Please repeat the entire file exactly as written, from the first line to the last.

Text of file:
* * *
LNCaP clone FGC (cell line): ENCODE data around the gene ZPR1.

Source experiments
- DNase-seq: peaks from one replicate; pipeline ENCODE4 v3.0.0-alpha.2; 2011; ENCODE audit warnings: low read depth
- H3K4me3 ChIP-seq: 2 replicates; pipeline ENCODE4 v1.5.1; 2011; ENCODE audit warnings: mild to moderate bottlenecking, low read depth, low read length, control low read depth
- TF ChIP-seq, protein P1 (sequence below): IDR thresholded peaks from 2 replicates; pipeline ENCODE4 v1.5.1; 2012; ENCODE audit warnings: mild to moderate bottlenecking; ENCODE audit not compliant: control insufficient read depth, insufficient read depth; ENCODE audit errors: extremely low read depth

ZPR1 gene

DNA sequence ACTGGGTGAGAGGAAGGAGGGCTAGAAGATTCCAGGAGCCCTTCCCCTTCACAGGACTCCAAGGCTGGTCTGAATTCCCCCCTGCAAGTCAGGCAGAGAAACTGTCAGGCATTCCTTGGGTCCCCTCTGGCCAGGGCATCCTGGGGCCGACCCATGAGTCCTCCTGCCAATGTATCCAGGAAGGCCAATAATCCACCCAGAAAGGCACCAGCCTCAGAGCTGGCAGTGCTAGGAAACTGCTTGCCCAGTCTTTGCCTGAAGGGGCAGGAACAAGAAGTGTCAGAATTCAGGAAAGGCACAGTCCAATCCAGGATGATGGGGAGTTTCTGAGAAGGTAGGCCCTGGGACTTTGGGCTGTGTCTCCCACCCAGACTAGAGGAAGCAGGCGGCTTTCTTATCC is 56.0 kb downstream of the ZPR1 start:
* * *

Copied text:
LNCaP clone FGC (cell line): ENCODE data around the gene ZPR1.

Source experiments
- DNase-seq: peaks from one replicate; pipeline ENCODE4 v3.0.0-alpha.2; 2011; ENCODE audit warnings: low read depth
- H3K4me3 ChIP-seq: 2 replicates; pipeline ENCODE4 v1.5.1; 2011; ENCODE audit warnings: mild to moderate bottlenecking, low read depth, low read length, control low read depth
- TF ChIP-seq, protein P1 (sequence below): IDR thresholded peaks from 2 replicates; pipeline ENCODE4 v1.5.1; 2012; ENCODE audit warnings: mild to moderate bottlenecking; ENCODE audit not compliant: control insufficient read depth, insufficient read depth; ENCODE audit errors: extremely low read depth

ZPR1 gene

DNA sequence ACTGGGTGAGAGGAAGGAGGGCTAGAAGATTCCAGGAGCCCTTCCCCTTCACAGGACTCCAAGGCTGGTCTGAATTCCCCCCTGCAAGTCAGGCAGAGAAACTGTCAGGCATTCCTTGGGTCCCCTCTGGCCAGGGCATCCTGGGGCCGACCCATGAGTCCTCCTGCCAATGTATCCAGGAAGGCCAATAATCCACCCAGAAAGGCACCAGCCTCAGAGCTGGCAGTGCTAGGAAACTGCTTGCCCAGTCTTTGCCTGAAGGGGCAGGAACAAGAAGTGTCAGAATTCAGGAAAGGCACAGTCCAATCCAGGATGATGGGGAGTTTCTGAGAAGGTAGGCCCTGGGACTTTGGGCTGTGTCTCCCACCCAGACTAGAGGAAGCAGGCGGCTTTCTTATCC is 56.0 kb downstream of the ZPR1 start: